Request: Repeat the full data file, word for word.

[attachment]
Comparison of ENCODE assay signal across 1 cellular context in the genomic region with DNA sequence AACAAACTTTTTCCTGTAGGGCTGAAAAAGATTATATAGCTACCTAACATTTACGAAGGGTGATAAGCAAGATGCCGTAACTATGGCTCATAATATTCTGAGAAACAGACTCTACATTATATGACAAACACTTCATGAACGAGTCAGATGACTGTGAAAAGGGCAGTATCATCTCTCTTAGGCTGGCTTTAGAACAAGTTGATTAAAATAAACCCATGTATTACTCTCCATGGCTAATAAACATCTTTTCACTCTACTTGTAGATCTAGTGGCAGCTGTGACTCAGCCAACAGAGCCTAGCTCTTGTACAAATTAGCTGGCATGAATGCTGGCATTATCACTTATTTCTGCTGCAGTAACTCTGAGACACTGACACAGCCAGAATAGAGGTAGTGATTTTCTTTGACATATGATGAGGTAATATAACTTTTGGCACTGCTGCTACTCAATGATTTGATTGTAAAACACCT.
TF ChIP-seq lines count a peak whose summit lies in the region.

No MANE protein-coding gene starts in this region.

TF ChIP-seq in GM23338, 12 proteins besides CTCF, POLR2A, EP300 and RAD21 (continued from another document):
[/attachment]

Comparison of ENCODE assay signal across 1 cellular context in the genomic region with DNA sequence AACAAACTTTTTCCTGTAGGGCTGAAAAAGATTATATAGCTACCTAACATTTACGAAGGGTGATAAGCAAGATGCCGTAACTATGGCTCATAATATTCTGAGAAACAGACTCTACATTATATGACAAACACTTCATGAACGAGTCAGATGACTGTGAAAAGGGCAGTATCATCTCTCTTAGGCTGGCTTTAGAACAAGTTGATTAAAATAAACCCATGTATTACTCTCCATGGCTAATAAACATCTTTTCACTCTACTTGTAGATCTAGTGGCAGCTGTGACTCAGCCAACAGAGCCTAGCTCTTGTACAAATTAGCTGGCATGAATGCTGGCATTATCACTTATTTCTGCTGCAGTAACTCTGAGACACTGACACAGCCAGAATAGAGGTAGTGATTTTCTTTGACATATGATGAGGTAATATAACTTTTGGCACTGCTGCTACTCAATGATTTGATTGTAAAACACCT.
TF ChIP-seq lines count a peak whose summit lies in the region.

No MANE protein-coding gene starts in this region.

TF ChIP-seq in GM23338, 12 proteins besides CTCF, POLR2A, EP300 and RAD21 (continued from another document):